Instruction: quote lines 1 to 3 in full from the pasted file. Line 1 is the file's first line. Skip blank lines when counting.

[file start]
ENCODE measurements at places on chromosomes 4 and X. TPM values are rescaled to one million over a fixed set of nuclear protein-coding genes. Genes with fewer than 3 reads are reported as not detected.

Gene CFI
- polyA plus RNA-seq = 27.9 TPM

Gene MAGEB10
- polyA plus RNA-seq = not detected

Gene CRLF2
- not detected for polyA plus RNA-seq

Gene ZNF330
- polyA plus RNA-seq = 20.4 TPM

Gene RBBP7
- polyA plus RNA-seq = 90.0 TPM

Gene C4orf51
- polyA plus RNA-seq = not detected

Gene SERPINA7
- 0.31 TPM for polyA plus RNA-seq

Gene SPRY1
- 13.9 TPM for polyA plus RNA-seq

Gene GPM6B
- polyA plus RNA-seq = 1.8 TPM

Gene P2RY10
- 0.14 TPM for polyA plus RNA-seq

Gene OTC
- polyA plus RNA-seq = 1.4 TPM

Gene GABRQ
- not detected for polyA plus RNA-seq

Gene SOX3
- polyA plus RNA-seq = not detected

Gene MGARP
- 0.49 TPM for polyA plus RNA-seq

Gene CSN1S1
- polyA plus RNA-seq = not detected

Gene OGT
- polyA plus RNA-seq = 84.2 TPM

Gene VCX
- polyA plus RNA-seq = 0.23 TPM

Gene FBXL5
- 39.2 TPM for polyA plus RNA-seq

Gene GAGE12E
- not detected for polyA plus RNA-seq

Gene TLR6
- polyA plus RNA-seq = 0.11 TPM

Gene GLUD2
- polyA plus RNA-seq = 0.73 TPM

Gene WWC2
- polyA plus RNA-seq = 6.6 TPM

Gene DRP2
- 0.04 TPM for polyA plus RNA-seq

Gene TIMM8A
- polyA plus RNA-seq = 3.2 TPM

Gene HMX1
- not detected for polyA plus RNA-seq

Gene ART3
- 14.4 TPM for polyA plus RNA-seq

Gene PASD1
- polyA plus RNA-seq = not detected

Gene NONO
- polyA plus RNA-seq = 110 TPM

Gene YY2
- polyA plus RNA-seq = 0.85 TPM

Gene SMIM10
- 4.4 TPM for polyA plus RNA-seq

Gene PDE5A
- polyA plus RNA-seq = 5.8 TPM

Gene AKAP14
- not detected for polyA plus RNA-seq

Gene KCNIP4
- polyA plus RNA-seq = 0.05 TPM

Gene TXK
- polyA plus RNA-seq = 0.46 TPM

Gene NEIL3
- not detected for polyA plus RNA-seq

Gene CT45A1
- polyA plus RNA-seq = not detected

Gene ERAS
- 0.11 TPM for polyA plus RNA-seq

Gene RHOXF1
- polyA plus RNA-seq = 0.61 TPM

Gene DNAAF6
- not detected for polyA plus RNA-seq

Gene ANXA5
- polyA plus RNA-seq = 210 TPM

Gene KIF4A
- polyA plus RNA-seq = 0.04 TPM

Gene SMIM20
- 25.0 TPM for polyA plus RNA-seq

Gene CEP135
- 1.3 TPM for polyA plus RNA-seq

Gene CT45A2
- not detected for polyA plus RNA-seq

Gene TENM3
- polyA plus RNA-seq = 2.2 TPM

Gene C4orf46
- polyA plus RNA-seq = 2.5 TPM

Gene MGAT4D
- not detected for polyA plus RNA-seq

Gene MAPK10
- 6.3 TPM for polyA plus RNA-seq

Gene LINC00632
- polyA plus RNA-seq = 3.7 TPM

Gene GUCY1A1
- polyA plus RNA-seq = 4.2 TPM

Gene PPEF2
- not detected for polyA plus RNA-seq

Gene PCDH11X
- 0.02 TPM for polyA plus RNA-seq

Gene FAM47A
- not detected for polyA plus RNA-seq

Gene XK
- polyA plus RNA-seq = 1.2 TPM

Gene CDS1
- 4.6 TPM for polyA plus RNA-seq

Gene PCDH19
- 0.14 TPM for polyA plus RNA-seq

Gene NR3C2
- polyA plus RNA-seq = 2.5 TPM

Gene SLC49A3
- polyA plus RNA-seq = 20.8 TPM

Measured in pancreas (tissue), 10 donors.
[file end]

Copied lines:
ENCODE measurements at places on chromosomes 4 and X. TPM values are rescaled to one million over a fixed set of nuclear protein-coding genes. Genes with fewer than 3 reads are reported as not detected.

Gene CFI
- polyA plus RNA-seq = 27.9 TPM